Australia’s national association for fintech startups has appointed its first ever CEO, with an industry head at Fairfax set to take the reins with the aim of making the local ecosystem a world-leading hub.
Current industry head of banking and financial services at Fairfax Media Danielle Szetho is now the CEO of Fintech Australia after a unanimous decision by the group’s board.
Szetho has spent most of her career working in the media industry, including for News Limited and Fox Sports.
The natural choice
Fintech Australia president Simon Cant says Szetho is the natural choice to lead the group going forward.
“We needed someone that could really build and drive the community – we interviewed a number of candidates but Danielle is the perfect person for this role,” Cant tells StartupSmart.
“She’s a natural connector and that’s exactly what this role needs, someone that brings a vision and has the energy to get stuff done.”
Szetho says her interest in fintech was sparked by her work at Fairfax.
“My role was about understanding the landscape, our clients, the trends and making sure Fairfax itself was positioned to deliver on this,” Szetho tells StartupSmart.
“Inevitably if you work across this ecosystem and talk to the banks you hear about fintech. I threw myself into fintech and it has been so fascinating to see how this is developing.”
After signing up with Fintech Australia as a volunteer, she soon applied for the position of CEO when it was advertised earlier this year.
“I got into the ecosystem and found out about Fintech Australia,” Szetho says.
“I thought it was absolutely fantastic and I was really encouraged by its ability to self-organise in a short space of time and pull together a really compelling submission that drives actionable outcomes.
“That ability to drive outcomes has to be what it’s all about.”
The overall vision
Szetho says she has lofty ambitions for the group and Australian fintech in general.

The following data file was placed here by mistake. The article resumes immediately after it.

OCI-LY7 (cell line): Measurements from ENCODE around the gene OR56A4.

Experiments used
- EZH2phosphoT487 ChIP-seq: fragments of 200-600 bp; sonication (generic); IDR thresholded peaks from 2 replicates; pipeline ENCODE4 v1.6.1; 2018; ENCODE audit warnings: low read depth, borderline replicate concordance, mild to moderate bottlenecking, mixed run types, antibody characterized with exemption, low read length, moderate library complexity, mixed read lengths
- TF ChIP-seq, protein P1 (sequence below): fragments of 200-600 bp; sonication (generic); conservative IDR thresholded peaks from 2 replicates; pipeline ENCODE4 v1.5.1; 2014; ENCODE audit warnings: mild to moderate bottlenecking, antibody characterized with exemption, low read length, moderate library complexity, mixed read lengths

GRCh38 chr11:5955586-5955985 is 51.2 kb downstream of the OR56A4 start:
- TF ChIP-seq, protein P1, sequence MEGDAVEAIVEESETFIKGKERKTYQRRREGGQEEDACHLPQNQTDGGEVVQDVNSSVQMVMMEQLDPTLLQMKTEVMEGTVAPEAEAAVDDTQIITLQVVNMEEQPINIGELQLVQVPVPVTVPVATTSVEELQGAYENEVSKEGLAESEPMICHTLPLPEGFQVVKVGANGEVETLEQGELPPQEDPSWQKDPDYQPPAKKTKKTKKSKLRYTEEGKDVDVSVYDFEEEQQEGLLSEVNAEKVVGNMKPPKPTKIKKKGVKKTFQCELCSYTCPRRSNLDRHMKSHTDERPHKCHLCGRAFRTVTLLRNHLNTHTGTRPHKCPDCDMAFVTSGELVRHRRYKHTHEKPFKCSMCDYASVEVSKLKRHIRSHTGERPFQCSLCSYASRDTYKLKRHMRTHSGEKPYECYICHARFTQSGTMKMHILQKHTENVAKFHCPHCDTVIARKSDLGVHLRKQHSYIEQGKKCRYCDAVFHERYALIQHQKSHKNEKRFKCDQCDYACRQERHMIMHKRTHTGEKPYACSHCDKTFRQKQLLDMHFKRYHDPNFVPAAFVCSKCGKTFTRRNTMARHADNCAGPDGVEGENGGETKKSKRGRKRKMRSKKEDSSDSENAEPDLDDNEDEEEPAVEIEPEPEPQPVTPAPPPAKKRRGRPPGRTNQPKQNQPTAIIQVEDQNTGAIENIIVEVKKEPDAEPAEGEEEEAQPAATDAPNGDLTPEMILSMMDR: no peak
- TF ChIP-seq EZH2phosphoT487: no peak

“My vision is to make Australia one of the world’s leading markets for fintech innovation,” she says.
“Realistically I do think we have a strong shot and a strong role to play in Asia.”
The top priority for Fintech Australia now is a national census on fintech startups.
“Unless we have some really good, solid data about the size, composition and maturity of the market and where the gaps are it’s difficult to argue about what we need to be doing,” Szetho says.
“There’s a big piece to play in terms of how we get talent into the ecosystem too.”
Before consolidating into a formal association, Fintech Australia, as a group of 30 or so players in the sector, produced a policy priorities paper for the government after meeting with treasurer Scott Morrison.
“He caught the bug and could see the potential of it,” Cant says.
“We decided as a group to get something done first and then set up the group. We’ve had great momentum and impact in a short space of time before we were really even an association.
“People were really galvanised by the impact but we were really conscious that we wanted to create something really sustainable.”
With more than a month left in the election campaign, Cant says he hopes fintech remains an ongoing focus.
“It’s important that we don’t lose sight of the potential of fintech,” he says.
“I’d love to see the momentum continued after the election. This is a bipartisan mission, both sides get the power and importance of fintech and how important it is for the government to ensure that they clear away the obstacles.”
Szetho adds that it’s important for Australia to overcome city rivalries and work together as a true ecosystem.
“Our vision is about Australia, and if you can’t get behind that then who can you get behind?” she says.
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